Longtime president says he quit to let citizens ‘take Algeria to the better future they aspire to’.
Algiers, Algeria – “I am super happy and excited. We have won a battle. This will be a sleepless night”, Bilal, a 27-year-old carpenter, told Al Jazeera in downtown Algiers as he and thousands of other Algerians celebrated President Abdelaziz Bouteflika‘s resignation.
The ailing 82-year-old leader announced he was stepping down with immediate effect in a letter published by state-run APS news agency on Tuesday, just hours after the army chief demanded action to remove him from office.
“My intention … is to contribute to calming down the souls and minds of the citizens so that they can collectively take Algeria to the better future they aspire to,” Bouteflika said in the letter to the president of the Constitutional Council.
“I have made this decision to avoid and prevent the arguments which distort, unfortunately, the current situation, and avoid its turning into serious skirmishes, to ensure the protection of persons and property,” he added.
Under the capital’s Tunnel des Facultes that leads to Maurice Audin square, a jubilant group of protesters, some draped in the national flag, jumped up and down with excitement while singing “the country is ours and we’ll do what we want”. Others set off fireworks at the entrance of the tunnel.
Standing near a plaque dedicated to Audin, a French anti-colonial activist during Algeria’s Liberation war, Youcef, a 26-year-old video editor, said he believed that Bouteflika’s dismissal marked the beginning of a new era in the North African country.
“It is the first day of a new life for the Algerian people. April 2 will be a red-letter day in Algeria’s history, like July 5”, Youcef told Al Jazeera, referring to the country’s Independence Day.
Farida, a 23-year-old mathematics student, who was heading to central Algiers with her 3-year-old daughter, agreed.
“This feels new. We are experiencing an exciting and historic moment. My generation has grown up only knowing one president our whole life.”
“We’ve had enough. We were desperately waiting for a change,” said Farida, adding that she had been involved in the protest movement since it broke out on February 22.
Similarly, Brahim, a 36-year-old law professor, believed that Algeria had reached a turning point, comparing the end of President Bouteflika’s 20-year rule, the longest in the country’s history, to France’s defeat in the War of Independence in 1962.
“This looks like Algeria’s second Independence Day. We will liberate our country of a mafia that has been ruling it over the past two decades like our elders stood against the French colonial system during the 1960s”, Brahim told Al Jazeera as convoys of cars drove alongside Algiers’ busy Didouche Mourad street.
Like many of those celebrating, Badis, a 35-year-old entrepreneur, described Bouteflika’s departure as a “great victory for the Algerian people”.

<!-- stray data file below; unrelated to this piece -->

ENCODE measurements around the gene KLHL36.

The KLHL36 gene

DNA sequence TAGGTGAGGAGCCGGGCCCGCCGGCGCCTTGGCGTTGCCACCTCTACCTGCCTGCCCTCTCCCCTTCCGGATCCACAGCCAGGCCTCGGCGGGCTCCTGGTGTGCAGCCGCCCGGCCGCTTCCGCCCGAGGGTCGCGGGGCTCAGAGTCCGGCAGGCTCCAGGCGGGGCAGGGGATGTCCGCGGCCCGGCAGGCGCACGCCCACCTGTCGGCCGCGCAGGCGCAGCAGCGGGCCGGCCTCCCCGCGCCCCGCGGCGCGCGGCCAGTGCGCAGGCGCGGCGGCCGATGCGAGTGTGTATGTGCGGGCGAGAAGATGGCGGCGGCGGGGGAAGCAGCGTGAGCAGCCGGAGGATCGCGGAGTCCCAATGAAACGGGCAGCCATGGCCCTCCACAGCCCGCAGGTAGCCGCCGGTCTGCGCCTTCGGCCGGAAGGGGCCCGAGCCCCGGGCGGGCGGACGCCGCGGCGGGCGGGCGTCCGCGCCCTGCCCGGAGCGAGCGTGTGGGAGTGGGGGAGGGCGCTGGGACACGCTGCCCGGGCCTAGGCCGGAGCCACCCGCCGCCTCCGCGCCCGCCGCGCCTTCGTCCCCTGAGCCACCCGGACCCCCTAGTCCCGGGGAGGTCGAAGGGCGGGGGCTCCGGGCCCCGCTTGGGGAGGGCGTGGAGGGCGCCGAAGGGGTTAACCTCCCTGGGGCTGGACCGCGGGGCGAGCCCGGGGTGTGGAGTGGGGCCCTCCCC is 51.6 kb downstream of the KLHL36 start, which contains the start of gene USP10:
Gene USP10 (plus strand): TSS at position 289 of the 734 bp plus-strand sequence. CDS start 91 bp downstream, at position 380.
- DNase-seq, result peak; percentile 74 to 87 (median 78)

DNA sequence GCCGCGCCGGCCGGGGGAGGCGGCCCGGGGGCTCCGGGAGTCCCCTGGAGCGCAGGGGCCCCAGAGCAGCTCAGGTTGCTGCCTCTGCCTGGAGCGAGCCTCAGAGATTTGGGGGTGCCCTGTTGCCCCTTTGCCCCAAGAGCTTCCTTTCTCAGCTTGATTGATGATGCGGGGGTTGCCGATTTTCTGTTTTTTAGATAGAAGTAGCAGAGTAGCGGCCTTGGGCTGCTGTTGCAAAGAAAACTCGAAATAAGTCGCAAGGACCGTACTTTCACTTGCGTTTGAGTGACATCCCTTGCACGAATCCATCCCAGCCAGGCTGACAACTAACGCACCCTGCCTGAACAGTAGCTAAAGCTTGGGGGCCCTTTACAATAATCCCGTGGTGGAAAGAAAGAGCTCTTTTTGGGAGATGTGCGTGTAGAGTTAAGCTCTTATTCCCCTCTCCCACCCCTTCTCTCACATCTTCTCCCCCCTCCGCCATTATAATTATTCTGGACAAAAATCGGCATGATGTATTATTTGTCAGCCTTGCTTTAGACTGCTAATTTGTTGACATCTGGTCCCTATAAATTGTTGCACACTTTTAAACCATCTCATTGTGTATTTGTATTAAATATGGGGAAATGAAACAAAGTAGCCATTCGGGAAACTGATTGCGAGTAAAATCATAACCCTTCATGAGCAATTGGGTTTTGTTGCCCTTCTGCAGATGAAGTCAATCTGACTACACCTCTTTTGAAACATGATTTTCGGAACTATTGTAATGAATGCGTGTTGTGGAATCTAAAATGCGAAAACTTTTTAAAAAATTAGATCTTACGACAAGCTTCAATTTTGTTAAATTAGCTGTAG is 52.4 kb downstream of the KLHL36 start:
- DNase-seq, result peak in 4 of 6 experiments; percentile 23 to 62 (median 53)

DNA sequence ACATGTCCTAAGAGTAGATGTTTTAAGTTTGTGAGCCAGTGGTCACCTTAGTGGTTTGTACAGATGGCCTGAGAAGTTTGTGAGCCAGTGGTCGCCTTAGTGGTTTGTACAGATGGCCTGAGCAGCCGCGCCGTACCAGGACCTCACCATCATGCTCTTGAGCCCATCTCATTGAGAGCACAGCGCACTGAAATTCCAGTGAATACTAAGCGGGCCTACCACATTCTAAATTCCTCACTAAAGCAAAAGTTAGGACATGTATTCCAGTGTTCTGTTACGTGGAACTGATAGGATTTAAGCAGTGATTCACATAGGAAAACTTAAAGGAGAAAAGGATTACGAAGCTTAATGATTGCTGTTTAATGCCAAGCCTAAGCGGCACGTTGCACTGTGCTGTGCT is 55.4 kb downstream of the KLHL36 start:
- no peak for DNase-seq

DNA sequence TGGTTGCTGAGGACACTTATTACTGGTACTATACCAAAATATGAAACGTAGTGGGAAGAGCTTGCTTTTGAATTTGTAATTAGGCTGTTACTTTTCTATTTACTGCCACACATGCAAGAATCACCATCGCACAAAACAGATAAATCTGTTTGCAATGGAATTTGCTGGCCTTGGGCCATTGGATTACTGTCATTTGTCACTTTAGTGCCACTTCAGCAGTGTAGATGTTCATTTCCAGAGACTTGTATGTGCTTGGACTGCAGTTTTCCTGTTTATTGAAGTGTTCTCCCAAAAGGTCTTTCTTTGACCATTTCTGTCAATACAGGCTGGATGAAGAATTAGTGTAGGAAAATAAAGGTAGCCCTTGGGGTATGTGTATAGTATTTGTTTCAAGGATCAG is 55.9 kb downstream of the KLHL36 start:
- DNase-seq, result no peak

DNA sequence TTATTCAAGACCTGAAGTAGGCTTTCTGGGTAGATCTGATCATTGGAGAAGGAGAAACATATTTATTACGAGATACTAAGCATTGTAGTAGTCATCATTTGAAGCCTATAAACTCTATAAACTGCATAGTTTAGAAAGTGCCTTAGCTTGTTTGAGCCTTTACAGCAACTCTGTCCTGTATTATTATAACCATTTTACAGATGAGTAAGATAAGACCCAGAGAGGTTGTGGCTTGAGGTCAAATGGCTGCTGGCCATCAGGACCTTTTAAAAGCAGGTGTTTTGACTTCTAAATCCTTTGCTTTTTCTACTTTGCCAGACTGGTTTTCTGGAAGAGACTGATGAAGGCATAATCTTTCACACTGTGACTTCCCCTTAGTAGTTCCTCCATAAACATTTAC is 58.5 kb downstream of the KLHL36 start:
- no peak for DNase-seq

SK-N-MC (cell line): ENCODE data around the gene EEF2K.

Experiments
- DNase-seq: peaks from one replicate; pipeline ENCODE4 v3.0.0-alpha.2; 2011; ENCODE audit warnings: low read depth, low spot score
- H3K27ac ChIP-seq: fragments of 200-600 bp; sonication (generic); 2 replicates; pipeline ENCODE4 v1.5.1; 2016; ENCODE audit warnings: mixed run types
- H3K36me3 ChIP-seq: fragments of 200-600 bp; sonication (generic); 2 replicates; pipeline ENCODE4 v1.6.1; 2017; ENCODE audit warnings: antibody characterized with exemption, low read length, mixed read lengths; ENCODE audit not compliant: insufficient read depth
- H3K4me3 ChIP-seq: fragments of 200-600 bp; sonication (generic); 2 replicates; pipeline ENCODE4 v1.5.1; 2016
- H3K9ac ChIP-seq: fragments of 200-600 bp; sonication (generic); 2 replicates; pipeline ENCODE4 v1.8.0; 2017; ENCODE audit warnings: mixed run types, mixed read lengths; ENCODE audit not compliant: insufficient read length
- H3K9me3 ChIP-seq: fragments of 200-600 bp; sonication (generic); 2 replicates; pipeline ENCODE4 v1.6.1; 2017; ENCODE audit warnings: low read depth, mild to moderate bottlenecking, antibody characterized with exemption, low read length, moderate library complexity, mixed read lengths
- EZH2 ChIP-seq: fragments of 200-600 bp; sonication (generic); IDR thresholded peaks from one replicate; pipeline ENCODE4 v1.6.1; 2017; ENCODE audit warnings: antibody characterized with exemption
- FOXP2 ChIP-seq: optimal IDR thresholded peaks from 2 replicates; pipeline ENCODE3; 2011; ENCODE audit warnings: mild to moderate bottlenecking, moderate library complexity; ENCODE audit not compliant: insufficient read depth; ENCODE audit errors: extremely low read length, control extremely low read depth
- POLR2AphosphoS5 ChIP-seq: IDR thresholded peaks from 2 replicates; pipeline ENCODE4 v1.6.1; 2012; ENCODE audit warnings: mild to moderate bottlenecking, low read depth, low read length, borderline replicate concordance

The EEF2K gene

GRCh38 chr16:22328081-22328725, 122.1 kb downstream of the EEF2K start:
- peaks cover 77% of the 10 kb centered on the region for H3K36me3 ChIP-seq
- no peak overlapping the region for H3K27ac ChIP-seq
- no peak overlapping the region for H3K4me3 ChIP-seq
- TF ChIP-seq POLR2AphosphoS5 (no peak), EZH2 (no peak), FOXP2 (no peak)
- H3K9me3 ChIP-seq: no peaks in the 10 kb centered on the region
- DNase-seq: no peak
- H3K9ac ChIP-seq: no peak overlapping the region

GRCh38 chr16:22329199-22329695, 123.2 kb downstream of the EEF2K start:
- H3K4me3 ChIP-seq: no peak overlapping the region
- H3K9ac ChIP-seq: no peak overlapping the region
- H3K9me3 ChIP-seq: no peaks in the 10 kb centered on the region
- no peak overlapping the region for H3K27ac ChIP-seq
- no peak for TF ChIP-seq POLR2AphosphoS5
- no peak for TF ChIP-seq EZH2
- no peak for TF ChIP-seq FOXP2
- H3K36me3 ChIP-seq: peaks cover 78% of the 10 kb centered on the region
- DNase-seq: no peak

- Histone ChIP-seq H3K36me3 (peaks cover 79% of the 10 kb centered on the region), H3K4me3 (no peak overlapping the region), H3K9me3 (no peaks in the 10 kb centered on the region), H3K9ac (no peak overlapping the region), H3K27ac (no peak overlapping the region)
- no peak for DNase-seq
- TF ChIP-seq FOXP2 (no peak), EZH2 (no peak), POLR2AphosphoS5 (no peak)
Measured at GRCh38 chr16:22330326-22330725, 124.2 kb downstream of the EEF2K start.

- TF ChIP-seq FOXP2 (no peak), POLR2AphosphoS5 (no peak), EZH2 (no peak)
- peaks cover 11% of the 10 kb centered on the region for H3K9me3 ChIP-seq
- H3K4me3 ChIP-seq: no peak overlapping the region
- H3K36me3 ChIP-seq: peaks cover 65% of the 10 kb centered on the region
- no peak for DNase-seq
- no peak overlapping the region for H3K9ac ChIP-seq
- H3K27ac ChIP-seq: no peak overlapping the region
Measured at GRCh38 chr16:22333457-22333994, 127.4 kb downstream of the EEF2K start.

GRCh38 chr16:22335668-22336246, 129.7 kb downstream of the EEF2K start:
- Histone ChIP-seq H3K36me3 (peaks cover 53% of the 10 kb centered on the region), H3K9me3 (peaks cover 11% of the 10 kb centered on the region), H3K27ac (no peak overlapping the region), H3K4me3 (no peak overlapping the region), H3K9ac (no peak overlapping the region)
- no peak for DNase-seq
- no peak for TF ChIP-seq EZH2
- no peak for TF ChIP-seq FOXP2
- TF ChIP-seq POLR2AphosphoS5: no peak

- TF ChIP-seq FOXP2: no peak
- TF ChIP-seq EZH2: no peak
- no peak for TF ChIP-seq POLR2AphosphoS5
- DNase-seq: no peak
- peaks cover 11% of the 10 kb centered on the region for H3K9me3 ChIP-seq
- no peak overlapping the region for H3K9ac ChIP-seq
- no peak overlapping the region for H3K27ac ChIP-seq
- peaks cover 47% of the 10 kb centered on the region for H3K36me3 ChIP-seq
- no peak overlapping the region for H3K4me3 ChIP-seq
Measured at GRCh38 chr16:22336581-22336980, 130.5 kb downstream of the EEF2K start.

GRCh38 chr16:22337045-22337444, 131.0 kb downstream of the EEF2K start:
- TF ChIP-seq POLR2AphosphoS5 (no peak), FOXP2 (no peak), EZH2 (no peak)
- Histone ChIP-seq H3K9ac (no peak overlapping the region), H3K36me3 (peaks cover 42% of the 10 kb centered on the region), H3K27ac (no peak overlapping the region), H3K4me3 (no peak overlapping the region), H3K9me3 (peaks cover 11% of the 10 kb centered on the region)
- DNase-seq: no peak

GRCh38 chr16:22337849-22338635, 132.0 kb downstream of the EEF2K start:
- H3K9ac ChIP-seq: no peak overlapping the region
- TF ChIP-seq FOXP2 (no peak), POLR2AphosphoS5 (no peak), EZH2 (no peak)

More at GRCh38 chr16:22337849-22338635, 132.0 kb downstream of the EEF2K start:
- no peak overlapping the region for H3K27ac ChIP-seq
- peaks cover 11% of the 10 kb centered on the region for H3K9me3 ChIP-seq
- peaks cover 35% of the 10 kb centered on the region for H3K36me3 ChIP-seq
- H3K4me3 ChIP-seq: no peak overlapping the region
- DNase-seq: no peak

“We can be proud of ourselves, what we achieved is incredible,” Badis said, adding that, while cautious, he still feels optimistic.
“It is not over yet. We need more, we need to launch a transition process,” he added.
Bilal, the carpenter, agreed. “The people’s uprising has borne fruit. We did not take the street five weeks in a row for nothing,” he said while waving his Algerian flag.
Nearby, a group of young Algerians climbed on top of their stationary cars’ roofs, chanting La Casa Del Mouradia, a song written by Ouled El Bahdja, which has become the most popular anthem of the protest movement against Bouteflika’s administration.
Close by, another group of young people made V signs to indicate victory.
Meriem, a 63-year-old designer, who went to La Grande Poste, Algiers’ central post office with her family to celebrate Bouteflika’s resignation, appeared to be less enthusiastic.
“It is a combination of emotions. I am happy and sad at the same time. It is a miserable ending for Abdelaziz Bouteflika. He is going out through the side door,” Meriem told Al Jazeera.
She watched footage on her phone showing Bouteflika, dressed in a beige North African tunic, sitting in his wheelchair while handing his resignation letter to the head of the constitutional council, Tayeb Belaiz.
“He should have left after the end of second term in 2009. We would have been grateful for what he accomplished. Now we feel nothing other than pity for him,” Meriem added.
Like many of those celebrating, Meriem said that she would demonstrate again next Friday to demand a “real change”.
“We want a complete overhaul of the leadership, which has clung to power over the past two decades. We will continue to put pressure on the authorities until Bouteflika’s clique leave power,” she said.
For Farida, the resignation of Bouteflika was “not enough”.
“His removal is only the first step. We will keep marching until we have fair, transparent elections and a new government because the cabinet led by Noureddine Bedoui does not represent us.
“We don’t want the old guard to interfere in the transition process”, she said, while calling for the enforcement of Article 7 of the Constitution that stipulates that “the people is the source of power”.